42. Resources https://github.com/elastic/elasticsearch/ https://www.elastic.co/blog/bootstrap_checks_annoying_instead_of_devastating https://www.elastic.co/blog/scripting https://www.elastic.co/blog/scripting-security https://docs.oracle.com/javase/9/security/toc.htm https://docs.oracle.com/javase/9/security/permissions-java-development-kit.htm

  43. Bonus deep pagination vs search_after

  44. Pagination: Request C N Find the first 10 results for

    Elasticsearch
  45. Pagination: Request C N Find the first 10 results for

    Elasticsearch
  46. Pagination: Request C N N N N N Find the

    first 10 results for Elasticsearch
  47. Pagination: Query Phase C N N N N N Each

    node returns 10 results, create real top 10 out of 50 SortedPriorityQueue size = 50
  48. Pagination: Fetch phase C N N N N N ask

    for the real top 10
  49. Pagination: Query Phase C N N N N N return

    real top 10
  50. Pagination: Query C N N N N N Find the

    10 results starting at position 90
  51. Pagination: Query Phase C N N N N N Each

    node returns 100 results, create real top 90-100 out of 500 SortedPriorityQueue size = 500
  52. Pagination: Query C N N N N N Find the

    10 results starting at position 99990
  53. Pagination: Query Phase C N N N N N Each

    node returns 100k results SortedPriorityQueue size = 500000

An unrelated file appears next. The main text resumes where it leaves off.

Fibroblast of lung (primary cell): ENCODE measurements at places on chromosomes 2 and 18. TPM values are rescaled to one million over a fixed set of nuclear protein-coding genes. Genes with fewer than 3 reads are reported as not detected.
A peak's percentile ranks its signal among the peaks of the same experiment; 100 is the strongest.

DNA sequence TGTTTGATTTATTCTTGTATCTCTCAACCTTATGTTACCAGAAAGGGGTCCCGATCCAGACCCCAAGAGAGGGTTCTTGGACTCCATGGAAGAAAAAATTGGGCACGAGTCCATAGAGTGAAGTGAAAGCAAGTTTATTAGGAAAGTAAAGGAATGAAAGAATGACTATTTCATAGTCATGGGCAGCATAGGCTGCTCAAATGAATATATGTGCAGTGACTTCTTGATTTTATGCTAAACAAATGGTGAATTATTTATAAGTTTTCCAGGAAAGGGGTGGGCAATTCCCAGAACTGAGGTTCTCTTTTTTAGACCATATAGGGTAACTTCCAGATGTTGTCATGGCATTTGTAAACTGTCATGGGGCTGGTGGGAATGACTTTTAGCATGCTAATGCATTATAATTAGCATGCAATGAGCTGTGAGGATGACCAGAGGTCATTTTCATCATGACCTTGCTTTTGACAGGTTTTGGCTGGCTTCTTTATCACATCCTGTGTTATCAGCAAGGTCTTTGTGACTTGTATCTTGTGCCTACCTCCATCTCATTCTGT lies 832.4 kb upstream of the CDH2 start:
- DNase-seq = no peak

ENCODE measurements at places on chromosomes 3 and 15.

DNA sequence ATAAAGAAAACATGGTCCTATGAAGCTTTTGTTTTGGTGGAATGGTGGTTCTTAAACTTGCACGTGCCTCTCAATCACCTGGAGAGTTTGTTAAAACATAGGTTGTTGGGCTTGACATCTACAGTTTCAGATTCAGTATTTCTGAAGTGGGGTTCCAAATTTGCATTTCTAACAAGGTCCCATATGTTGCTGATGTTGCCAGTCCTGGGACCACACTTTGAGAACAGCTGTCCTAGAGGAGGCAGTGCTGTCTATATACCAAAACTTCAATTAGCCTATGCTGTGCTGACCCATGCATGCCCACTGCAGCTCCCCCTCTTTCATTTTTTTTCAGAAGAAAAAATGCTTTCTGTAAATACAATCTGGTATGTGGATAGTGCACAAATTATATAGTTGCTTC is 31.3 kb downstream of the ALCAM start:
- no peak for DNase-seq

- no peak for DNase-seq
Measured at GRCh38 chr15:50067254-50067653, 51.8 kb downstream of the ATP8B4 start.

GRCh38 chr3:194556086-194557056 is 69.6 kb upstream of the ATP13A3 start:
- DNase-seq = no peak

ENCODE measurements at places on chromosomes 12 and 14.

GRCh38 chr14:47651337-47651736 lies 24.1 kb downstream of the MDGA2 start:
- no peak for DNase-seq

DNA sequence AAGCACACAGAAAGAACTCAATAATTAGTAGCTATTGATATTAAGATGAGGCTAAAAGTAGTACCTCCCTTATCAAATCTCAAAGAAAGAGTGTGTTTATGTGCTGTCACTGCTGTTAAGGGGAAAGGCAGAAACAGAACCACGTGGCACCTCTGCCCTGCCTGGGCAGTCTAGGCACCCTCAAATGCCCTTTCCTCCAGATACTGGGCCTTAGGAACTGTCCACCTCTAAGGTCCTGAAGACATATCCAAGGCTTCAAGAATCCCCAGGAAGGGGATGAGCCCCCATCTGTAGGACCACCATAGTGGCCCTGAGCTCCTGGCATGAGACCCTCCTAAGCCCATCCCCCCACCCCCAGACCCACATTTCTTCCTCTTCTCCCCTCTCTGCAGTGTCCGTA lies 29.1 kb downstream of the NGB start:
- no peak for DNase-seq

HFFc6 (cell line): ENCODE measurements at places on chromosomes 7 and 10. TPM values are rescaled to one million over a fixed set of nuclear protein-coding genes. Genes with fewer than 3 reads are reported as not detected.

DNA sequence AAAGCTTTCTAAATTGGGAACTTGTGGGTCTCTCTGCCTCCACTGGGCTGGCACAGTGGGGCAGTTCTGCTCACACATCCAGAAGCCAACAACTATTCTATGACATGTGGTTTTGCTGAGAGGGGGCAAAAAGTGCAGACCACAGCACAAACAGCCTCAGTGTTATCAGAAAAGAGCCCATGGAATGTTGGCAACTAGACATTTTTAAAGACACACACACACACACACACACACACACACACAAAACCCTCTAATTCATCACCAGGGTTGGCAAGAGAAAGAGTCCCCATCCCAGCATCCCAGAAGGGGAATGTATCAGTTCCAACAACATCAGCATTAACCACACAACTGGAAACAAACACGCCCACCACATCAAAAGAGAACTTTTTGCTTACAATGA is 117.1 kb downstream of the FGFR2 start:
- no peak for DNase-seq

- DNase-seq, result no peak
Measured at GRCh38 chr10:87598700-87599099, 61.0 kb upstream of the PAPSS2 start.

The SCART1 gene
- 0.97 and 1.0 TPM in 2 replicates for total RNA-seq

54. Pagination: Query C 1 N N N 100 Find the

    10 results starting at position 99990 over 100 nodes
  55. Pagination: Query C 1 100 Each node returns 100k results

    SortedPriorityQueue size = 10_000_000 N N N
  56. Solution: search_after Do not use numerical positions Use keys where

    you stopped in the inverted index Let the client tell you what the last key was Just specify the last sort value from the last document returned as a starting point
  57. Pagination: search_after C 1 N N N 100 Find the

    10 results starting at sort key name foo over 100 nodes
  58. Pagination: search_after C N N N N N Each node

    returns 10 results SortedPriorityQueue size = 1000
  59. Bonus replacing delete by query

  60. delete_by_query removal/replace delete_by_query API was not safe API endpoint was

    removed extensive documentation was added what to do instead infrastructure for long running background tasks was added delete_by_query was reintroduced using above infra and doing the exact same thing as in the documentation data > convenience!
  61. Thanks for listening! Questions? Alexander Reelsen @spinscale alex@elastic.co